Count it as one of my controversial food opinions, but I’ve always hated the Christmas sandwich.
All manner of discordant and sloppy leftovers, fridge-cold and mashed together between two pieces of bread? No thanks. In fairness, I was lucky to have better alternatives when I was growing up in the States. The “what to do with all that leftover Thanksgiving turkey” recipe is a whole genre unto itself.
Every year I remember my mom making something different, from turkey curry and turkey enchiladas to turkey pho. Most memorably, there was a recipe for turkey chilli, clipped from some newspaper column years ago. It wasn’t your bog-standard chilli, but both brighter and deeper, with its smoky chipotle and rich cocoa powder, cinnamon and pumpkin purée (yes! – another savoury pumpkin dish worth cherishing).
This chilli is a sublime homage to that one I first ate more than a decade ago. If you’re having trouble finding tins of puréed pumpkin (the same ones you’d use for pumpkin pie), I usually have luck sourcing them from Whole Foods, or they’re easily found online. And while this recipe is ideal for turning dried-out leftovers into tender, braisey strands, you don’t need to use turkey if you don’t have it. This works with any mince – chicken, turkey, beef or vegan.
The pairing options are just as flexible. If you like your beers cranked-up and full-throttle, a smoky-as-a-pack-of-bacon bottle of Schlenkerla Rauchbier Märzen would be just the ticket. So, too, would a dry, roasty stout or porter. But in the spirit of mellowness, envisioning what will surely be some big-league festive indulgence, I opted to go with a brown ale.
Queer Brewing’s brand new brown ale, Lay Down My Bones, is beautifully balanced, with a nutty malt backbone that’s embittered and brightened by a generous hop profile. It tastes almost nostalgic to me, and distinctly American, like the brown ales I used to have back home. Together with the chilli, it’s the gustatory equivalent of a warm sweater – exactly the comfort you need to see out the year.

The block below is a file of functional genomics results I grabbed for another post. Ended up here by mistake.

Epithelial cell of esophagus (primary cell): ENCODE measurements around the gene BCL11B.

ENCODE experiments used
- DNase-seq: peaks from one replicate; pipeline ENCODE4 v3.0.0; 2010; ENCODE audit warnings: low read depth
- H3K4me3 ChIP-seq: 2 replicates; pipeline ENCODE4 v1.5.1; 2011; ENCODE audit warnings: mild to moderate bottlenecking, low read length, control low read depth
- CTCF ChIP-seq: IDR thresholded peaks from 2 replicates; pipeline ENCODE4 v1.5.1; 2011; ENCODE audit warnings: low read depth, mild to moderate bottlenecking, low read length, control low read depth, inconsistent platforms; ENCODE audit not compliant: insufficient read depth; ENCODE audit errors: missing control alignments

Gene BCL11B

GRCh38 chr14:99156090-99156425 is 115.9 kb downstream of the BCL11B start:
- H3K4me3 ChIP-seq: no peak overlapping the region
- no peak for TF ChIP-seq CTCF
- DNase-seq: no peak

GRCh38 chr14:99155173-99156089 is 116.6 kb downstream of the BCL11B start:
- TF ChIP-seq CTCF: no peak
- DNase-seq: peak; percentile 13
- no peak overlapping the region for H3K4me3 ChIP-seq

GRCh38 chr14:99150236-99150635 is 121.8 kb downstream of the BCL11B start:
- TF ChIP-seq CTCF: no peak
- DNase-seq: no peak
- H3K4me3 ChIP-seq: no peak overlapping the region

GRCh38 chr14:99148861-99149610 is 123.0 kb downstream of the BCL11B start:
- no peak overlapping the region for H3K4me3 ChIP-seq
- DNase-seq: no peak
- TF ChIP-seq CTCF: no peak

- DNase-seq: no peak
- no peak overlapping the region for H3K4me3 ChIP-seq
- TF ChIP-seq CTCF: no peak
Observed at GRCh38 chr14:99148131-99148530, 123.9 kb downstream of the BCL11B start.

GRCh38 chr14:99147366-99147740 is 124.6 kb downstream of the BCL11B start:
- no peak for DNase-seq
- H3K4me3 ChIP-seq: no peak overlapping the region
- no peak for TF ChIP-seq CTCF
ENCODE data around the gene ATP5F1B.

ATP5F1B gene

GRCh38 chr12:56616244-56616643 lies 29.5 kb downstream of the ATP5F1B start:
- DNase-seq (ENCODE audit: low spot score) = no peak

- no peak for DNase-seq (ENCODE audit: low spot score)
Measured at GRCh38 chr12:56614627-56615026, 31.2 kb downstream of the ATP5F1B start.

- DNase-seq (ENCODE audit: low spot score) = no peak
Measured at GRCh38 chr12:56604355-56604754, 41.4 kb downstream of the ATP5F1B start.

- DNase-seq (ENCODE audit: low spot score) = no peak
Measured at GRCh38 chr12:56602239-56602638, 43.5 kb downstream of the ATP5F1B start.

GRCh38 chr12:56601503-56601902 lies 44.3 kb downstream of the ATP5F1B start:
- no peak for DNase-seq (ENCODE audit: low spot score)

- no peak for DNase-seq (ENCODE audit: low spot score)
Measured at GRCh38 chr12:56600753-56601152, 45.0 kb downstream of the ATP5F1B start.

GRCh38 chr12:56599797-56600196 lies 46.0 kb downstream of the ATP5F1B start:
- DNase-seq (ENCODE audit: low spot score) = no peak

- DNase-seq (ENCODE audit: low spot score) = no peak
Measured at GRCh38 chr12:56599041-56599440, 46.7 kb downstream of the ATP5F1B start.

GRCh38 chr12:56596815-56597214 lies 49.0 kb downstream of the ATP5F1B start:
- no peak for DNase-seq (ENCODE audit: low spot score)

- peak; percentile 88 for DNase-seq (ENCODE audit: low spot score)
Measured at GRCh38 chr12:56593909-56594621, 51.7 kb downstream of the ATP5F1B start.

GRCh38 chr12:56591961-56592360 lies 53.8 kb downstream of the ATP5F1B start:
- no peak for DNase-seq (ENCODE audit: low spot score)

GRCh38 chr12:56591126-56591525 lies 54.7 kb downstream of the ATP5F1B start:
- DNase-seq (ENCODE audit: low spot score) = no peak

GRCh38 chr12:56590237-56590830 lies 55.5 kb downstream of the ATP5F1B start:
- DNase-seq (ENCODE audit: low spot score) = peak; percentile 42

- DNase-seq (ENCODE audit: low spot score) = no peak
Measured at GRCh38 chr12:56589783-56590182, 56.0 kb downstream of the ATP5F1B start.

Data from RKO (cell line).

Pumpkin Chipotle Chilli
3-4 tablespoons olive oil
20g fresh sage leaves
2 onions, diced
5-6 garlic cloves, minced
3 jalapeños, minced
Fine sea salt, to taste
Freshly ground black pepper, to taste
500g leftover turkey, roughly shredded (or turkey, chicken, beef or vegan mince)
1 tablespoon cumin
1 tablespoon paprika
2 teaspoons cinnamon
1 teaspoon cayenne pepper
4 tablespoons tomato purée
3-4 tablespoons chipotles in adobo (HB&B stocks the La Preferida brand – if
the peppers are whole, chop before adding)
2 400g tins chopped tomatoes
2 400g tins cannellini beans (or other beans of your choosing), drained and rinsed
1 425g tin puréed pumpkin
1.5 litres chicken or vegetable stock
2-3 tablespoons dark brown sugar
2-3 tablespoons unsweetened cocoa powder
1. Place a Dutch oven or other large pan over medium-high heat and add the olive oil. Once hot, add the sage leaves. Fry for 1 minute, or until the leaves have turned bright green and are starting to crisp. Transfer the sage to a paper-towel-lined and set aside, leaving the infused oil in the pan.
2. Turn the heat down to medium-low and add the onions. Cook for 5-7 minutes, stirring frequently, or until softened and translucent. Add the garlic and jalapeños, and season the mixture with salt and pepper. Cook for 2-3 minutes more, stirring frequently, or until the garlic has lost its raw smell.
3. Add the mince of your choosing to the pot (skip this step if you’re using leftover turkey). Cook for 5-7 minutes, breaking the mince into small pieces with a wooden spoon as you go, or until completely cooked through.
4. Add the spices and mix through; cook for 1 minute, or until fragrant. Next, add the tomato purée and chipotles in adobo. Mix through and cook for 1-2 minutes more.
5. Next, add the chopped tomatoes, beans, and puréed pumpkin, mixing to combine. Add the stock and stir through. Raise the heat to high and bring to a boil before lowering to a simmer. Add the brown sugar and cocoa powder, and mix through. (If using shredded turkey, add it at this stage.)
6. Leave the chilli to simmer for around 1 hour, or until it has thickened and its flavours have concentrated. Stir occasionally as it cooks to prevent it sticking on the bottom. Taste and adjust the seasoning if needed, adding any more salt, sugar, spice or cocoa powder if preferred.
7. To serve, divide the chilli between bowls and garnish with the fried sage leaves. I prefer not to serve it with steamed rice – chilli is not a curry! – instead, cornbread is a good complement.
Claire M Bullen is a professional food and travel writer, a beer hound and all-around lover of tasty things. You can follow her at @clairembullen. For more recipes like this, sign up to our HB&B All Killer No Filler beer subscription - you'll receive Claire's recipe and food pairings, plus expert tasting notes, with 10 world-class beers like this one every month.